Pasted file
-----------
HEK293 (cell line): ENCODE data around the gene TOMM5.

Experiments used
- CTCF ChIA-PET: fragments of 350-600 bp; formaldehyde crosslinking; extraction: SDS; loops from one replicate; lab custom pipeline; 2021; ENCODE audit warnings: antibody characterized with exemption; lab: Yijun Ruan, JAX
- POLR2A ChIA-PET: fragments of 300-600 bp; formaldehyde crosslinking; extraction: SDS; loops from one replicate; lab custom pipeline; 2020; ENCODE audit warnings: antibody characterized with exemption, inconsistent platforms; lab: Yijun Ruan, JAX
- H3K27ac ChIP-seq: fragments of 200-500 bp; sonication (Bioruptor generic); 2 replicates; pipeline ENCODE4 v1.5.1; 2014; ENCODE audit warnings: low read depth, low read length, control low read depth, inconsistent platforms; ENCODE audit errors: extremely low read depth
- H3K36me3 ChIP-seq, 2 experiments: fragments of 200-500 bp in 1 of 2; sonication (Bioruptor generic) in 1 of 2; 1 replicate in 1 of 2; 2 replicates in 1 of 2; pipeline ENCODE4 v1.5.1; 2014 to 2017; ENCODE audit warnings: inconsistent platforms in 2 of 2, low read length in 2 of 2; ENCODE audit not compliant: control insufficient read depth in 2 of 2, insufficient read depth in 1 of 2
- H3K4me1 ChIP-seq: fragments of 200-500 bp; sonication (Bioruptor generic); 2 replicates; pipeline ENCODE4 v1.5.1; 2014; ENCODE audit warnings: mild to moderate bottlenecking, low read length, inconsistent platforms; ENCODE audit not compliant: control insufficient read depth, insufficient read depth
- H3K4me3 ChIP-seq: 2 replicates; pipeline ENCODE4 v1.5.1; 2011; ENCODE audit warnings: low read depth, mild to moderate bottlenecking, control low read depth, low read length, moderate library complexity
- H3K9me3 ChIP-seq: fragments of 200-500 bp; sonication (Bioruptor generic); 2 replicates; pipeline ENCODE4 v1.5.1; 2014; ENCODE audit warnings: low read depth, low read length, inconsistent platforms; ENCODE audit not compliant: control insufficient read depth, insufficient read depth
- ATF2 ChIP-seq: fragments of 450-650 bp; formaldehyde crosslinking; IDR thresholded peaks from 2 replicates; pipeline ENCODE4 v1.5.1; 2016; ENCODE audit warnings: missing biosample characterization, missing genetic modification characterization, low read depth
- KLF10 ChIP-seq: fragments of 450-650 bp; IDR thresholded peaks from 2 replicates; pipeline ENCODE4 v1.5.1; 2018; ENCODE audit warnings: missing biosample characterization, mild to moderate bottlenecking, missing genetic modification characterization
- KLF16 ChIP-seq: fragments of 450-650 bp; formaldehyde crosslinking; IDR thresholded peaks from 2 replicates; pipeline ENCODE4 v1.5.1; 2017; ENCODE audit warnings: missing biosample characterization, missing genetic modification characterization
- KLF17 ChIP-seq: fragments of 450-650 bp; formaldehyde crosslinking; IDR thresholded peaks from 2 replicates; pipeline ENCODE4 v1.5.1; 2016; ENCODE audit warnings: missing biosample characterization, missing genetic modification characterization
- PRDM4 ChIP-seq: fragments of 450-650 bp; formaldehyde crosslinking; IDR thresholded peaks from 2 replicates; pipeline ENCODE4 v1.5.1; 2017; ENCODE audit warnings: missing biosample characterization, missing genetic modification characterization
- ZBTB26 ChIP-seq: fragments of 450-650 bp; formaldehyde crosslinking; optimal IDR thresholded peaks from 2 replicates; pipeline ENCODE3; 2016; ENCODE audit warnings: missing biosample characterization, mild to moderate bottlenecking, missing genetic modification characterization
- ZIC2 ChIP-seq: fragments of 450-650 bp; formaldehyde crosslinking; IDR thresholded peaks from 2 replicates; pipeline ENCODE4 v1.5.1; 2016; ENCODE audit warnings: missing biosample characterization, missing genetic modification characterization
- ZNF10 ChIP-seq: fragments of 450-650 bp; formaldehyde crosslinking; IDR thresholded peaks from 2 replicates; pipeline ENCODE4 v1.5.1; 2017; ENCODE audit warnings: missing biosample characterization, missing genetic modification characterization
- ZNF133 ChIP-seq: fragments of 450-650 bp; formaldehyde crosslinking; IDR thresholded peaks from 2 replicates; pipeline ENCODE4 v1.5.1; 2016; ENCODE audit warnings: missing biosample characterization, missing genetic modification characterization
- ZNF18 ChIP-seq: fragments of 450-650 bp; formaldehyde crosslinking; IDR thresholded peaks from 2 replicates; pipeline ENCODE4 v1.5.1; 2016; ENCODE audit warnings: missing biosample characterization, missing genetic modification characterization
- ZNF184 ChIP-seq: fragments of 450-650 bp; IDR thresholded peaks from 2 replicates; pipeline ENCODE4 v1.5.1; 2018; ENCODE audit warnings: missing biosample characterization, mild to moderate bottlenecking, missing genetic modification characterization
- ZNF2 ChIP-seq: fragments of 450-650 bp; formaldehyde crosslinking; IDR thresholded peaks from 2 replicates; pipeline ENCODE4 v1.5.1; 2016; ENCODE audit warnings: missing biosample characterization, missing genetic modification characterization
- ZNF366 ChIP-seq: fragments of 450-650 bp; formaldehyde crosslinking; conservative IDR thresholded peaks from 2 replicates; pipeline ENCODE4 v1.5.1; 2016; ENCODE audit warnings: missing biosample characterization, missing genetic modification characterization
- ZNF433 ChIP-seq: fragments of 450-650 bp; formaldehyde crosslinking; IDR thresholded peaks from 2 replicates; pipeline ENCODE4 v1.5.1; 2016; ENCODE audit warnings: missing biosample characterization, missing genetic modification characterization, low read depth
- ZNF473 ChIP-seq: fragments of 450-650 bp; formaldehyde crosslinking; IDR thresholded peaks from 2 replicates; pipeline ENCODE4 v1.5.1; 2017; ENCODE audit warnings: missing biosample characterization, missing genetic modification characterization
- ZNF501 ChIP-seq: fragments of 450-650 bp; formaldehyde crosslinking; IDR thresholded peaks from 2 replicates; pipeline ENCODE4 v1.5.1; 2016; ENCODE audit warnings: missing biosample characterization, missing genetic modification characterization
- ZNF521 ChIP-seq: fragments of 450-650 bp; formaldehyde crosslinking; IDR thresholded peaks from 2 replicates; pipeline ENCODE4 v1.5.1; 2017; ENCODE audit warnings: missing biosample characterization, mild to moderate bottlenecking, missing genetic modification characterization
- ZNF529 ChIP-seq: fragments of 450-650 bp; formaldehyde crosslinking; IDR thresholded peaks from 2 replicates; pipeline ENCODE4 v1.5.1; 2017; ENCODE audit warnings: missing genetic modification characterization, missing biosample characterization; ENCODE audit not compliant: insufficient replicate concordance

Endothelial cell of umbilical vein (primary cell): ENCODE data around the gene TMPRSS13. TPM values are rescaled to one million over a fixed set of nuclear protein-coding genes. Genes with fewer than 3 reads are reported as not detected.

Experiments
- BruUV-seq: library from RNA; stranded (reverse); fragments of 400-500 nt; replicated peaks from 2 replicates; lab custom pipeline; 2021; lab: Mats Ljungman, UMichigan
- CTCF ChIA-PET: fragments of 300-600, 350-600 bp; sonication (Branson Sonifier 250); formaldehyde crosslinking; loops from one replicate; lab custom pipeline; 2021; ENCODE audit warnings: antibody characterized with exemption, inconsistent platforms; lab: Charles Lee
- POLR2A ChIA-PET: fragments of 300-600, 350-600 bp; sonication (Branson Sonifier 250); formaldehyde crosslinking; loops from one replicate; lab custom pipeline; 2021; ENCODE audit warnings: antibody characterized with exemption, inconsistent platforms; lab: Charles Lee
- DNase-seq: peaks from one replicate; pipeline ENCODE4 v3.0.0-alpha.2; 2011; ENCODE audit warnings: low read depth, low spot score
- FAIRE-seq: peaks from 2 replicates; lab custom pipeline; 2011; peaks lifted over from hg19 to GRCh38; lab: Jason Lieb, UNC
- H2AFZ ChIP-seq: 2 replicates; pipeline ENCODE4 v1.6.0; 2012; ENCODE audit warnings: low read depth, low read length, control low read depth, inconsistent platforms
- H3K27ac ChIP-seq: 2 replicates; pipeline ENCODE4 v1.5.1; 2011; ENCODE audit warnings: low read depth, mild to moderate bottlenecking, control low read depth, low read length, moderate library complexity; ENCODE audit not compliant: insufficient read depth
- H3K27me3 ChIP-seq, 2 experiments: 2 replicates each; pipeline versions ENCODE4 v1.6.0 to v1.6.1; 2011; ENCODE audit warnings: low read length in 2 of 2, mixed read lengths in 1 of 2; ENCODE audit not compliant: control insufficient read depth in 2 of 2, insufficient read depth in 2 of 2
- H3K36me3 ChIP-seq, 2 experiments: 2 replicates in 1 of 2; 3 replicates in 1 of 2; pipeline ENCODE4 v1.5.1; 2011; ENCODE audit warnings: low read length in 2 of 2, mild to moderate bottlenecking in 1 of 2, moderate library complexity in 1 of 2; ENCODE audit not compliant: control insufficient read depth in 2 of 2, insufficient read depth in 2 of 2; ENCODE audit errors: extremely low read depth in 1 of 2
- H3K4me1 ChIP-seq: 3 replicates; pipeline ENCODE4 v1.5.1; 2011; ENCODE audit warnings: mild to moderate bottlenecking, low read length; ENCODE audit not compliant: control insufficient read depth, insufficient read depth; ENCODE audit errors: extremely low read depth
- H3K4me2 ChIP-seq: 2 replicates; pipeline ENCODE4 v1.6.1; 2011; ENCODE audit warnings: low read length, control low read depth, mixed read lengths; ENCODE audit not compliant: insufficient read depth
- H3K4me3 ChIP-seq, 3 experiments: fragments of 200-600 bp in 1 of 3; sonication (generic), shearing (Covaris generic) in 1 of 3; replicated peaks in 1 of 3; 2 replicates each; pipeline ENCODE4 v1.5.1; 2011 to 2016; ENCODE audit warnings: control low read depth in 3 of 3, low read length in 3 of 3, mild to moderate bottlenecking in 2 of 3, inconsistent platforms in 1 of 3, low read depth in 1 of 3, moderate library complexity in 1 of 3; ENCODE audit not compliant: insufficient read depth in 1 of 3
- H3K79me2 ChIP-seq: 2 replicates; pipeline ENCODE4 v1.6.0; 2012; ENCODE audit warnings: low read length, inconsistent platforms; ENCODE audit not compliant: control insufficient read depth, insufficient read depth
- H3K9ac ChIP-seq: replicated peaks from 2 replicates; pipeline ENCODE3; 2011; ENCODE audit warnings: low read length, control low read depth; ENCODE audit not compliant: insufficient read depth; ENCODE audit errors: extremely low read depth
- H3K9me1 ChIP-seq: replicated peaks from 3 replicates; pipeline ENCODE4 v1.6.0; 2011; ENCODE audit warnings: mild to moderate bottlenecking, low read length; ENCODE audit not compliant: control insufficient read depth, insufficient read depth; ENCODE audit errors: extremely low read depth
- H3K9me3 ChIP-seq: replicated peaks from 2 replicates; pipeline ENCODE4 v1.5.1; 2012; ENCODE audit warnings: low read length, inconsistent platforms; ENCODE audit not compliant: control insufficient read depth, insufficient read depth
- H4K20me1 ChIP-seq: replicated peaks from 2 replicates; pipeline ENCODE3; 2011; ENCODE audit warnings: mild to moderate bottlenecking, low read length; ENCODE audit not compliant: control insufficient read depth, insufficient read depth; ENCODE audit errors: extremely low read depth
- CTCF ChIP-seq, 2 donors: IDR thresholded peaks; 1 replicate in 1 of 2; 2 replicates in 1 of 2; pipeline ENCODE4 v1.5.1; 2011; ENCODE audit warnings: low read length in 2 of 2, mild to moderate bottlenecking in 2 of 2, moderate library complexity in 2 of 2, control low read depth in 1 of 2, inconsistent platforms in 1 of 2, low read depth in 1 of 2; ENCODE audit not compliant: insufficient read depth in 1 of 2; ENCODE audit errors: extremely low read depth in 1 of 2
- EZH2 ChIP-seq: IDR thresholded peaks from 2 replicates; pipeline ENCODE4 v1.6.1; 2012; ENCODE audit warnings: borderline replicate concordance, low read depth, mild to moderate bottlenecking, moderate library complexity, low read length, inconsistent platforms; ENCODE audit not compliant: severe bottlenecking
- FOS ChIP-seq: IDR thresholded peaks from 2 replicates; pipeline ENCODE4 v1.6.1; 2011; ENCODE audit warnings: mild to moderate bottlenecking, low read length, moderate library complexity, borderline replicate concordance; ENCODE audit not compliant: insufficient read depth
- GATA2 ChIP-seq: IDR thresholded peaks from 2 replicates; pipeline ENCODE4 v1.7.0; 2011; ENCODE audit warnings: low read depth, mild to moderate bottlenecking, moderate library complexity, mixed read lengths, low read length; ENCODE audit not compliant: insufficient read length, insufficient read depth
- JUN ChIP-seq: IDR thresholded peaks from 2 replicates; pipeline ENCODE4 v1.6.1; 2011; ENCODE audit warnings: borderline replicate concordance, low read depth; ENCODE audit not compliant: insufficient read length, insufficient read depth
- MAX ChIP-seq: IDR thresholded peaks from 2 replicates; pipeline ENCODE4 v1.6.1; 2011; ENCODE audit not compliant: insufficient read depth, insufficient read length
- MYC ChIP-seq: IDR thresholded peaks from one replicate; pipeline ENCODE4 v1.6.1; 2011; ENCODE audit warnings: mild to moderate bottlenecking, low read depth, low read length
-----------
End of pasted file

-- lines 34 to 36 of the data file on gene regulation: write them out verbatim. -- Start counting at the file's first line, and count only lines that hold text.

- FAIRE-seq: peaks from 2 replicates; lab custom pipeline; 2011; peaks lifted over from hg19 to GRCh38; lab: Jason Lieb, UNC
- H2AFZ ChIP-seq: 2 replicates; pipeline ENCODE4 v1.6.0; 2012; ENCODE audit warnings: low read depth, low read length, control low read depth, inconsistent platforms
- H3K27ac ChIP-seq: 2 replicates; pipeline ENCODE4 v1.5.1; 2011; ENCODE audit warnings: low read depth, mild to moderate bottlenecking, control low read depth, low read length, moderate library complexity; ENCODE audit not compliant: insufficient read depth